The deals in mobile “tend to be more favorable to the creative talent because the creative talent is more likely to own the rights to that talent,” Slocum said.
The WGA is seeking to increase its residual structure for all content, regardless of the platform, to 2.5% of revenues. Furthermore, the guild doesn’t care if the content is ad-supported or paid for by consumers.
“The official view of the guild is we don’t care,” Slocum said. “Our goal is to have consistent provisions that pay the writer the same way, regardless of whether the consumer pays or if an advertiser pays.” Although the WGA believes its current contract already covers payment for ad-supported content, the reality is that most studios and networks are not paying those fees. Some are, but most aren’t, Slocum said.
As it stands now, content purchased by consumers for short-term use brings the guild 1.2% of revenues while content purchased for long-term use carries a guild fee of .35% of revenues, according to a recent report from Bear, Sterns and Co. Inc. The guild is seeking to increase all residuals to 2.5% of revenues, regardless of who pays for it and where it’s used. “We want to simplify the contract,” Slocum added.
During the latest negotiations, which broke down Dec. 7, the AMPTP offered the WGA a one-time 0 flat fee for unlimited streaming over the course of a year, following a six-week window of free streaming. Additionally, AMPTP offered to continue the current residual structure for paid content.
The WGA’s complete proposal to the AMPTP amounts to 1 million over the next three years, Bear, Stearns calculated. At least 81% of that comes from “non-traditional” re-use, it added.
“The delta between what the writers are asking for and what the studios are offering is a maximum about 0 million, despite reports that the two sides are roughly million apart,” the firm concluded in its report. “From Wall Street’s perspective, we estimate the impact of accepting the WGA’s proposal is largely negligible.”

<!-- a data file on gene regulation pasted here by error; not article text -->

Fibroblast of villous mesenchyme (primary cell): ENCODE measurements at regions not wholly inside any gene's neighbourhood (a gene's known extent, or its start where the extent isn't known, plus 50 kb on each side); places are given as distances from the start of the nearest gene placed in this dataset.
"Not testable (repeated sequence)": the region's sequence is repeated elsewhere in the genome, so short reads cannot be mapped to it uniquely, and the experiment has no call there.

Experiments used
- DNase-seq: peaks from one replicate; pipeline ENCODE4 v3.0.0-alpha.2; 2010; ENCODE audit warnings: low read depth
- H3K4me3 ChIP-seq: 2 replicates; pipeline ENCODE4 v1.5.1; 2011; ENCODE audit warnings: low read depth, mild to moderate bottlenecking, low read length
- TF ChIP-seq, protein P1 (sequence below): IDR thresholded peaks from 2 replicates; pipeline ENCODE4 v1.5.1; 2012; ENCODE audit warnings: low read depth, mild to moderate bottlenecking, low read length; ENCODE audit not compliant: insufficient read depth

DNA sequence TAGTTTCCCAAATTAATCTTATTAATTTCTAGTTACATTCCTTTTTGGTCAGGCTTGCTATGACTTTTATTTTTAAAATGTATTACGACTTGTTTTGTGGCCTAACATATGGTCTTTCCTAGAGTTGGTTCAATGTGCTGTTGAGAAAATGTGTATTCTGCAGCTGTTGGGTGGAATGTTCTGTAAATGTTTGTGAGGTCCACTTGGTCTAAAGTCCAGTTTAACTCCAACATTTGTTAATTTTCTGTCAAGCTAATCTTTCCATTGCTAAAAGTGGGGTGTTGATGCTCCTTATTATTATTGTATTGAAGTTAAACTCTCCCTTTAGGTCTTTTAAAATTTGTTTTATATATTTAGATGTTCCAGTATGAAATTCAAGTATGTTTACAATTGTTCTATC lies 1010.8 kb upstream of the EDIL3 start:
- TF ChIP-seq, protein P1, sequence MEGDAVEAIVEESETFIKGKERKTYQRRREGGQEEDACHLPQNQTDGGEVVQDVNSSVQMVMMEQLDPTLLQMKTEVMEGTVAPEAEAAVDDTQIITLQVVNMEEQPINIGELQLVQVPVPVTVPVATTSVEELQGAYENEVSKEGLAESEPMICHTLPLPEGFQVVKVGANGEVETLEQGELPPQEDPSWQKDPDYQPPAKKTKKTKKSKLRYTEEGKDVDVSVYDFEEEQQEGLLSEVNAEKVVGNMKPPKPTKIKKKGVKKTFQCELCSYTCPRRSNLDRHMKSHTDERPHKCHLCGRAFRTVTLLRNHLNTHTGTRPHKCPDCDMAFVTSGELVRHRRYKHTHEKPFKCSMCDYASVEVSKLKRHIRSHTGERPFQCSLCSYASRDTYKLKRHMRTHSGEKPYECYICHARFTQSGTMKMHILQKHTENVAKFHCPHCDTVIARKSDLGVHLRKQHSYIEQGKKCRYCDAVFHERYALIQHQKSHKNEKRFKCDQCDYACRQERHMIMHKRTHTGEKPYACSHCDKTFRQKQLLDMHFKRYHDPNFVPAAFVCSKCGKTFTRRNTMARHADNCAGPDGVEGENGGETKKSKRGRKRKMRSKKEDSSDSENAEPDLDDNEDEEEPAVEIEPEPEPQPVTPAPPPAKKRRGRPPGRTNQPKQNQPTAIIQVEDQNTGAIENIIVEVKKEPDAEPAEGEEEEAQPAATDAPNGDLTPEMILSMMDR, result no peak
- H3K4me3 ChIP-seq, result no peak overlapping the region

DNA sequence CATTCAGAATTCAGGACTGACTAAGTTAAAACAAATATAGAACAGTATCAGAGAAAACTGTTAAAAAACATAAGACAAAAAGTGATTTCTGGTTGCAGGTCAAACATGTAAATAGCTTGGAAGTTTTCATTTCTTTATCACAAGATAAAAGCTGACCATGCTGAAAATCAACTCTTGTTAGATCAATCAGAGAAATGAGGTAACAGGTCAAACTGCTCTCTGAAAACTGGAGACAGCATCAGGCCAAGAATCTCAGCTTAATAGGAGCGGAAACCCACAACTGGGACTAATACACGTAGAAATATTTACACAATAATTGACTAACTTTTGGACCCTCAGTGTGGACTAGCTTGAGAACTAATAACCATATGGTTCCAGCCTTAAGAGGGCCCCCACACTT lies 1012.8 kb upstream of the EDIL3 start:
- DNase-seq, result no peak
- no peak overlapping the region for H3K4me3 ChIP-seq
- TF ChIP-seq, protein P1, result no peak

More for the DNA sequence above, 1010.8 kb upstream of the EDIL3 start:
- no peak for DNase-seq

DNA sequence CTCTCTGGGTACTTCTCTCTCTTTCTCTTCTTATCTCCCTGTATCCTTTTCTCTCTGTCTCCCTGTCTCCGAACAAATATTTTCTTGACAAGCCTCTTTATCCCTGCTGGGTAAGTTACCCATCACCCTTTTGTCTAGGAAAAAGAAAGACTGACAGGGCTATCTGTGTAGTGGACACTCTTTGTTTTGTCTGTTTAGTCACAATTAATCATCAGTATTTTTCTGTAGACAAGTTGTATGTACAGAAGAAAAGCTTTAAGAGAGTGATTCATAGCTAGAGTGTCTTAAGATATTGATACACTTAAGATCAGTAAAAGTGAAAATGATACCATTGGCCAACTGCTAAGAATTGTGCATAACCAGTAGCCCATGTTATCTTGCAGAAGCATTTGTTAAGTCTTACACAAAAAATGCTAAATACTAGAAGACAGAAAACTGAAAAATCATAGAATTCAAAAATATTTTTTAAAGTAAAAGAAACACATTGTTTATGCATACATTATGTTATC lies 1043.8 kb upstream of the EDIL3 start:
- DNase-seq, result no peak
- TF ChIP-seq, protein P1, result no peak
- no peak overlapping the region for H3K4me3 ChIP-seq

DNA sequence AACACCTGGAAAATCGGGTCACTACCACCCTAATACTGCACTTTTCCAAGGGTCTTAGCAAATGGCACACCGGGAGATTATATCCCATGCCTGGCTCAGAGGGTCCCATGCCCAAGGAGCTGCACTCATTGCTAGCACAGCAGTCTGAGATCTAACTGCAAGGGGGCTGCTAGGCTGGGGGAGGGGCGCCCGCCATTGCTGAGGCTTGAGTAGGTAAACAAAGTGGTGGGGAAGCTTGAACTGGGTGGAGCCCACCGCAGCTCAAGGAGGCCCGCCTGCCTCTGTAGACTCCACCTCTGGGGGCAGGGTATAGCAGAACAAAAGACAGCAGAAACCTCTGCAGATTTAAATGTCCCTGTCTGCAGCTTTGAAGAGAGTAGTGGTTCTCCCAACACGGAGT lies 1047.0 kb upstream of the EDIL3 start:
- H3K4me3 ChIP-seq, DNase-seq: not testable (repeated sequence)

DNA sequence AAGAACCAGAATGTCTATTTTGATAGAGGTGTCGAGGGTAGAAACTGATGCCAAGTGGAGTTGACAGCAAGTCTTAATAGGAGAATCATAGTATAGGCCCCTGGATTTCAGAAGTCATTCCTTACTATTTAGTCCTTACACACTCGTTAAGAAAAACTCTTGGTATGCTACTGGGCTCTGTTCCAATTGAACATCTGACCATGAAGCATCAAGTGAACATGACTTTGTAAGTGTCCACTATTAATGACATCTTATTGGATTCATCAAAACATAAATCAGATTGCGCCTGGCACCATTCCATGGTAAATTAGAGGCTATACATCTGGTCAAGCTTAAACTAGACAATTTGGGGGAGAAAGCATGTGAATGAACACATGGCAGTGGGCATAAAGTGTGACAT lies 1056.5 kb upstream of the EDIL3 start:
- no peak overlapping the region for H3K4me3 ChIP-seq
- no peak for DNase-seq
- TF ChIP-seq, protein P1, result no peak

The firm estimates that the 0 million figure would impact less than 1% of annual earnings for the media companies. Many industry watchers have noted that the studios are likely most concerned about setting a precedent in new-media revenue sharing. The Directors Guild of America and Screen Actors Guild both have contract negotiations coming up in 2008, and you can bet they’ll be looking for similar concessions from the AMPTP.
However, with no end in sight for the strike, networks have begun to suffer major financial drawbacks. Earlier this month, networks began reimbursing advertisers after failing to reach required ratings before the year’s end.
Fresh ideas emerge
With so much uncertainty in the air, some film and TV writers are now negotiating with venture capitalists and other investors to develop their own Web-based distribution channels while completely bypassing the Hollywood studio system. Some expect new companies to be formed in the coming months that could include everything from privately owned studios to new distribution channels.
Still, other deals are being reached in Hollywood that could very well put more pressure on the WGA to scale back on its demands. Most of the late-night TV shows are expected to go back on air next week without writers while David Letterman’s production studio is holding standalone talks with its writing staff to strike their own deal for a return with writers in tow.
The decision to come back without writers has clearly not been easy. When Comedy Central announced that “The Daily Show with Jon Stewart” and “The Colbert Report” would be back on air Jan. 7, the two issued a brief statement that made hay out of an otherwise woeful situation: “We would like to return to work with our writers. If we cannot, we would like to express our ambivalence, but without our writers we are unable to express something as nuanced as ambivalence.”
Since writers walked off their jobs Nov. 5, more than 10,000 people have been out of work.